IFC hosts regular shared awareness meetings with the shipping community to strengthen collaboration between regional authorities and the shipping companies against pirates. An example is the Voluntary Community Reporting (VCR) for the shipping community to report maritime security incidents or anomalous behaviors out at sea, enhancing shared awareness.

ReCAAP is using data analytics to provide deeper insights to draw correlations between different data sets, identify relevant trends and provide visualization of data to aid understanding of maritime piracy.

ReCAAP has recently completed Phase 2 of the data analytics project which explores the impact of external factors such as wind speed, weather conditions and moon phases on incidents of piracy and armed robbery against ships. Ship captains can refer to insights featured in the reports to make informed decisions on risk assessment when planning their voyages through the areas of concern.

A perennial threat

MPA notes that the insurance premiums for vessels transiting the SOMS have remained stable during. Nonetheless, piracy remains a perennial threat against sea-borne trade.

However, with the Singapore government cooperating closely with regional counterparts, and MPA working together other government agencies and the shipping industry, piracy incidents are of low severity, and do not have a major impact on shipping traffic. Therefore, there has not been a rise in insurance premiums.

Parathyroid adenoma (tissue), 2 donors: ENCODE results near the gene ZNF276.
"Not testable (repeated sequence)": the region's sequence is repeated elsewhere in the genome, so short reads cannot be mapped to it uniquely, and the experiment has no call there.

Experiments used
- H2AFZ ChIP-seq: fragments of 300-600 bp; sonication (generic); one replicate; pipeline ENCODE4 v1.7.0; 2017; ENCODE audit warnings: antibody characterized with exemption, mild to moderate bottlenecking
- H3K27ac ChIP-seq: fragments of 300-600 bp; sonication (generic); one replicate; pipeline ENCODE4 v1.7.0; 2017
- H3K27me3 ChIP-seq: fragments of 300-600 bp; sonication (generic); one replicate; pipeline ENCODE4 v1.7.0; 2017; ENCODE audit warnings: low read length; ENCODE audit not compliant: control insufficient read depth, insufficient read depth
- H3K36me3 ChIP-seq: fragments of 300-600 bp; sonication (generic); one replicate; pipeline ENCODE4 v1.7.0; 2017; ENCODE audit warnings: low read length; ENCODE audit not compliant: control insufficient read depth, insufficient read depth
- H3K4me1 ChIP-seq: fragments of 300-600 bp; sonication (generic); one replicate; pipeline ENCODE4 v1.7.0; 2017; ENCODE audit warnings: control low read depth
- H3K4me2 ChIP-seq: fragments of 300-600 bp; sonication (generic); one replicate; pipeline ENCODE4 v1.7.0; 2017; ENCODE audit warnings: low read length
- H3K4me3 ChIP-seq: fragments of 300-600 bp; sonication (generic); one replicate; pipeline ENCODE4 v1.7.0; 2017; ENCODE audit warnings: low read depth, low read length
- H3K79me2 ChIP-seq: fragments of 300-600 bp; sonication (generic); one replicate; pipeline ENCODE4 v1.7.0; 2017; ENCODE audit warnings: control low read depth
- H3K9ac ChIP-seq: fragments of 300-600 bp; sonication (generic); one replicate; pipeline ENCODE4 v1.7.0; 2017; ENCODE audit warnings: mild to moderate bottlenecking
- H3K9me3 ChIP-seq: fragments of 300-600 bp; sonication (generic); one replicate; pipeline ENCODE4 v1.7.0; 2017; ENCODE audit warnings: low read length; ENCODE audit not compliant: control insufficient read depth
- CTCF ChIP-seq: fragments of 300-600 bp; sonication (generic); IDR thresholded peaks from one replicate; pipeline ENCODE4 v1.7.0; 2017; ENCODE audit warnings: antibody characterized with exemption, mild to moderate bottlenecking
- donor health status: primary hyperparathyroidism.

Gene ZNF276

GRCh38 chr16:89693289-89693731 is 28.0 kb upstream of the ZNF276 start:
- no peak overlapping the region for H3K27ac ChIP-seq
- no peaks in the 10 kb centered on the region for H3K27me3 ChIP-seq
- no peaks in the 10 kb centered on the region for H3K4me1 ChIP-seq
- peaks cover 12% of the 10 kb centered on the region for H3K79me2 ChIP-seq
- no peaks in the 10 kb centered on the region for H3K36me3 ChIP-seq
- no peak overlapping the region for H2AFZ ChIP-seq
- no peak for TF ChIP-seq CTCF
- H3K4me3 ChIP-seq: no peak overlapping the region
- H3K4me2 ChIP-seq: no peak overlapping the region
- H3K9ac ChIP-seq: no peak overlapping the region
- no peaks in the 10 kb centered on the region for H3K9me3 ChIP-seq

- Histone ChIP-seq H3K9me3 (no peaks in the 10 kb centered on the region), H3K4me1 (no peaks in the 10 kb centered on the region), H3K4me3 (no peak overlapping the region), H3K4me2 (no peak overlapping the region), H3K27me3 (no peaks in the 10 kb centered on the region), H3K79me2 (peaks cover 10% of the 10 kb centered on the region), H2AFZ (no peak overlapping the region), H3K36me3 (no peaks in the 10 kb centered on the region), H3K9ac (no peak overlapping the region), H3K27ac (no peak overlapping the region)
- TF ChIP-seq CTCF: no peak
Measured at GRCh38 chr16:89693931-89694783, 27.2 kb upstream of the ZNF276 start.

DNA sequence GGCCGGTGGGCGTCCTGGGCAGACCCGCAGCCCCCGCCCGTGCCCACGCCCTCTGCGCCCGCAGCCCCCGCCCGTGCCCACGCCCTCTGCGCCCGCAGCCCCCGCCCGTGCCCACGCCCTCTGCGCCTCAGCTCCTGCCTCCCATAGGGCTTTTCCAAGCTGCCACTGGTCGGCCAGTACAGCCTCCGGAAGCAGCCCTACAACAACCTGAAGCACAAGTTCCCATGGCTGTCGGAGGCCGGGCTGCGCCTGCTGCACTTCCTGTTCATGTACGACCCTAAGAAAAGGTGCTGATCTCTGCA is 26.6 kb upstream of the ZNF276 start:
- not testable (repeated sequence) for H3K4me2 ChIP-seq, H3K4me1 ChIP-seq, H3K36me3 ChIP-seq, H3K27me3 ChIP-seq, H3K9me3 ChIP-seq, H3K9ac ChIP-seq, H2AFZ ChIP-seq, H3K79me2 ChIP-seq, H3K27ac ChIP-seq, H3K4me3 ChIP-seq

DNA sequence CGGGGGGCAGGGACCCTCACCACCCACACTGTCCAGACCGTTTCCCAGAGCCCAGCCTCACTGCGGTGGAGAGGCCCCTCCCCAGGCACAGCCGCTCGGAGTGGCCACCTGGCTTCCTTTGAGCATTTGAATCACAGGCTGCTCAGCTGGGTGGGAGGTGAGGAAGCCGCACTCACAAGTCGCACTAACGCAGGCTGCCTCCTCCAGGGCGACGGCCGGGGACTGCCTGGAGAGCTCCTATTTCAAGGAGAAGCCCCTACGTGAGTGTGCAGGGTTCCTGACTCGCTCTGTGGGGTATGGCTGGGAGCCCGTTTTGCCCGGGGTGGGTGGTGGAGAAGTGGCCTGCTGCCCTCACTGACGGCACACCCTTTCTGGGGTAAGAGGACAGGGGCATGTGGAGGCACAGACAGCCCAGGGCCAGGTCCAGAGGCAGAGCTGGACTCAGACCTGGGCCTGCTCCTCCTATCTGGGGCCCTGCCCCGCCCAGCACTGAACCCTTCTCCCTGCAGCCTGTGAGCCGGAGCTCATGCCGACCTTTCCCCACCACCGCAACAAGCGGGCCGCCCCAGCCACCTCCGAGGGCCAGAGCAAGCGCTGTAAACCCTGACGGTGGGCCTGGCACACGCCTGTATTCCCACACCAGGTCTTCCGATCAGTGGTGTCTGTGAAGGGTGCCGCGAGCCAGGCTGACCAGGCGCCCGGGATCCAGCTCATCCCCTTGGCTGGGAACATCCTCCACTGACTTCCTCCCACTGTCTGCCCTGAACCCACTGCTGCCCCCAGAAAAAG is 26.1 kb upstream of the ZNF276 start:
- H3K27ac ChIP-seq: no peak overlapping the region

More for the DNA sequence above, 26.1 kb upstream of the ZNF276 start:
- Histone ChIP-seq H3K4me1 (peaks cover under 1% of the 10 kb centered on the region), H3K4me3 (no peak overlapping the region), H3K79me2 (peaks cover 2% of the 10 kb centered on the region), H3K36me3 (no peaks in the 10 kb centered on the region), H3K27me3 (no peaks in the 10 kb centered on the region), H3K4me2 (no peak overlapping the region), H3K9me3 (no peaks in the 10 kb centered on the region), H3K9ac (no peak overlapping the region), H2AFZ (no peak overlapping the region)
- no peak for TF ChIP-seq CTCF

According to ReCAAP, in recent years, most incidents were limited to petty theft and robberies which were opportunistic and non-confrontational in nature. In 80 percent of the incidents, the seafarers were not harmed, and the remaining 20 percent mainly involved seafarers being threatened, tied up, locked up in engine room, etc.

All stakeholders can do more to mitigate the following issues. Bureaucracy in reporting, lack of clarity over which authority to report the incident to, and language barriers and communication issues between the ship captain/crew and the coastal state law enforcement agency.

Shipping companies need to work closely with the law enforcement agencies of the littoral States, share information on suspicious looking vessels, and report actual or attempted boarding of their vessels in a timely and accurate manner to the nearest relevant authority.

Timely and accurate incident reporting is important for prompt response and the timely arrest of perpetrators. Delays in incident reporting by the ship masters have often resulted in slower responses by the maritime law enforcement agencies and perpetrators easily getting away.

Also, shipping companies need to adopt and strictly implement anti-piracy measures while travelling through high-risk areas, and to make sure all seafarers are trained accordingly. The management has to manage crew fatigue when transiting SOMA and other high-risk areas so as to maintain a high level of alertness and vigilance. Additionally, if need be, shipping companies can look into the option of hiring armed guards from private maritime security companies.

Photo credit: iStock/turk_stock_photographer